It is a fact that the Chinese (referring to those from Mainland China) are creating waves in marketing and branding. Their impact on retail is shaping its future; their increasing influence in all other sectors undeniable; and their media is becoming vital for brand awareness and business success.
But it is not easy. Be prepared to leave a lot of Western lessons and practices learned at the door. Here are 6 Chinese PR lessons that matter most:
- Providing financial support to media is common
No, it is not considered bribing. While Western media frown upon the financial assistance (although many smaller media still expect it), in China it is a rule of thumb.
You expect them to cover an event, and they expect you to offer financial assistance for them to cover the event. No matter how big the media house is, expect to reimburse and pay for the travel expenses of the journalists. Otherwise, they will simply not come—unless you are announcing something earth shattering (which is often not the case). In return, you can expect coverage of some sort, although this is increasingly not a given.
- Keep in touch
Relationships matter significantly in China. So be prepared to work doubly hard to meet up with journalists whenever you have the chance. And, be ready to answer key media queries at any time as you keep in contact.
Another reason why relationships matter is that the Chinese media industry undergoes structural changes quite frequently. Media laws can also be quite restrictive and sometimes the ambiguity in them causes friction and personnel changes. By keeping in touch, it gives you a chance to stay current with the changes. Besides, calling for a person who may have left can be akin to burning the bridge.
- Prepare spokespeople for lists of questions
Often Western journalists like to ask many pointed questions, each from different media person. The idea is to build on the first answer and then probe further. Not in China. Be prepared for a list of questions from a single journalist at one time. So, prepare your spokesperson. It is also good to jot those questions down if you think your spokesperson may not remember them all. Answering all the questions may mean you will not have time to respond to all the other journalists’ questions, so keeping your answers short is well advised.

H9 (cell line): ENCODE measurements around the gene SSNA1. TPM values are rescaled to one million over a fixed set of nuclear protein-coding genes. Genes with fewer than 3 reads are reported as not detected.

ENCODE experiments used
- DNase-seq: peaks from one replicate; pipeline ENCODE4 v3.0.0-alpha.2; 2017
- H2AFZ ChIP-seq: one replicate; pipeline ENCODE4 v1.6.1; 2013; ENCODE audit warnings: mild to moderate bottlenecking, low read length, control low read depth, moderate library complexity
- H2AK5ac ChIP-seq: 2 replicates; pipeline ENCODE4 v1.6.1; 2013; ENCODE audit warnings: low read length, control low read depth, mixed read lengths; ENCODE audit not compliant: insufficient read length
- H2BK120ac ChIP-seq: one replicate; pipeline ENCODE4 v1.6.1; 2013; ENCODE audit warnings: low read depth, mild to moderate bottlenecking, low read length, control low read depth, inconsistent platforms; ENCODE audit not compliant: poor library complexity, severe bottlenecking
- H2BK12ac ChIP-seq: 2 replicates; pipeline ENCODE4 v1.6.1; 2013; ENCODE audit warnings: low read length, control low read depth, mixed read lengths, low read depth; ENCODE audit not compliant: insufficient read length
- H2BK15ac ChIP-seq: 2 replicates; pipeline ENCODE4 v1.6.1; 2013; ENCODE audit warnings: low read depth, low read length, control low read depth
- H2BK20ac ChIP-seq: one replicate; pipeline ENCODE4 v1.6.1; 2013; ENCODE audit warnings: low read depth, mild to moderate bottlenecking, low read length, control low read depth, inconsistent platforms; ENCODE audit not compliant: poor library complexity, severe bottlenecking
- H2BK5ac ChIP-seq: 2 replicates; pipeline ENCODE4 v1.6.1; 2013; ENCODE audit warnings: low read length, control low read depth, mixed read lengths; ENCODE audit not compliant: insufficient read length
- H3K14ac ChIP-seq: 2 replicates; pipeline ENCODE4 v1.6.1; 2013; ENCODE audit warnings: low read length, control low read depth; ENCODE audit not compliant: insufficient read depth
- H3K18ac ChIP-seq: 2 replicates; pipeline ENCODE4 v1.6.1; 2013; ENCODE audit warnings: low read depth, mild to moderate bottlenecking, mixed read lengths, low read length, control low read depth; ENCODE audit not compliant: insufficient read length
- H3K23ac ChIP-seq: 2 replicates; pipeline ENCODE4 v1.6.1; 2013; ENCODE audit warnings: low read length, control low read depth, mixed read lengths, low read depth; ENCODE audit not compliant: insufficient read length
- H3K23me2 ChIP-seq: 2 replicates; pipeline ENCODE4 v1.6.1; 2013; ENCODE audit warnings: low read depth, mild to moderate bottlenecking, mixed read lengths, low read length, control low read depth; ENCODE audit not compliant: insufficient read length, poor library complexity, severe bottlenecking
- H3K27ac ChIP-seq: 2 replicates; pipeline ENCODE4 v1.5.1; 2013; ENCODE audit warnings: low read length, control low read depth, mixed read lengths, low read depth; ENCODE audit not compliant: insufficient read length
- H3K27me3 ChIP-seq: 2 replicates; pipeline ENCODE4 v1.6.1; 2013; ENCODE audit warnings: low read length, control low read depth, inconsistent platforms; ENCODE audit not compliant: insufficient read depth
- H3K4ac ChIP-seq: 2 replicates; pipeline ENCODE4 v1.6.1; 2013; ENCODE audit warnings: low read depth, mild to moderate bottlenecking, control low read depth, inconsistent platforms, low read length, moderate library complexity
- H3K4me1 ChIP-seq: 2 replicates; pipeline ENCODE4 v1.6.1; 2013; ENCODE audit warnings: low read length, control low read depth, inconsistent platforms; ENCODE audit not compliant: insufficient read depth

- First impressions count
An essential metric that drives many Chinese businessmen and media is ‘face’ value, often equated to personal respect. So first impressions count. Make sure you meet journalists in an excellent location (like a good hotel) and with the right attire. Without this the Chinese journalist may think you are rude or simply do not have influence (or wealth).
- Gift giving is ingrained
Don’t be surprised if the media is expecting a gift—literally. It goes hand in hand with sharing information and conducting business at a very personal level. Going empty-handed to any occasion is not advised. Don’t just count on your information being enough. If your company has strict laws regarding gifts (although a lot of Western companies tend to overlook this when operating in Mainland Chinese countries), look for alternative approaches. All of these efforts will help you to build closer ties that may matter during a crisis. [bctt tweet=”#PR Pros looking to engage with #Chinese media must be ready to work hard” username=”@BroadPR”]
- Get ready to talk to the juniors first
The Chinese tend to follow strict hierarchies—even in media. If you are engaging a media house for the first time, expect to talk to the juniors first. It will take a while before you meet the senior editors or chief editors (a lot longer than many are prepared for), even if you are directly asking for them. It is not that they do not like you, but they have an aura to maintain among their staff and like to meet people of similar stature. Again, this is a ‘face’ thing. It takes time to build a healthy relationship and prove your worth. Of course, it is different if you are spending big money on advertorials. But for most PR Pros looking to engage with Chinese media, be ready to work hard on understanding and working your way up their hierarchy.
The above six are just some of the lessons learned when dealing with the Chinese media. It is true that the media sphere is evolving and maturing rapidly in China. Just do not expect it to mature along Western lines.